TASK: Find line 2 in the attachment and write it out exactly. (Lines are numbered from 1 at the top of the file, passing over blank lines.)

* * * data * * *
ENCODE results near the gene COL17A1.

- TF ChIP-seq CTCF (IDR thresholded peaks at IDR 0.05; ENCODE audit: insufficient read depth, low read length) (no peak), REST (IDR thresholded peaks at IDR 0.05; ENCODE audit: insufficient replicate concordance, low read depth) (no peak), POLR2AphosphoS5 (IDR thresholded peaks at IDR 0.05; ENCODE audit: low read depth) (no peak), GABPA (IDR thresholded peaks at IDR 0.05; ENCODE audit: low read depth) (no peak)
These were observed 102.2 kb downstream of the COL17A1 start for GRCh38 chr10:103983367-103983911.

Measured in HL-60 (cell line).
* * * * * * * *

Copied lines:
- TF ChIP-seq CTCF (IDR thresholded peaks at IDR 0.05; ENCODE audit: insufficient read depth, low read length) (no peak), REST (IDR thresholded peaks at IDR 0.05; ENCODE audit: insufficient replicate concordance, low read depth) (no peak), POLR2AphosphoS5 (IDR thresholded peaks at IDR 0.05; ENCODE audit: low read depth) (no peak), GABPA (IDR thresholded peaks at IDR 0.05; ENCODE audit: low read depth) (no peak)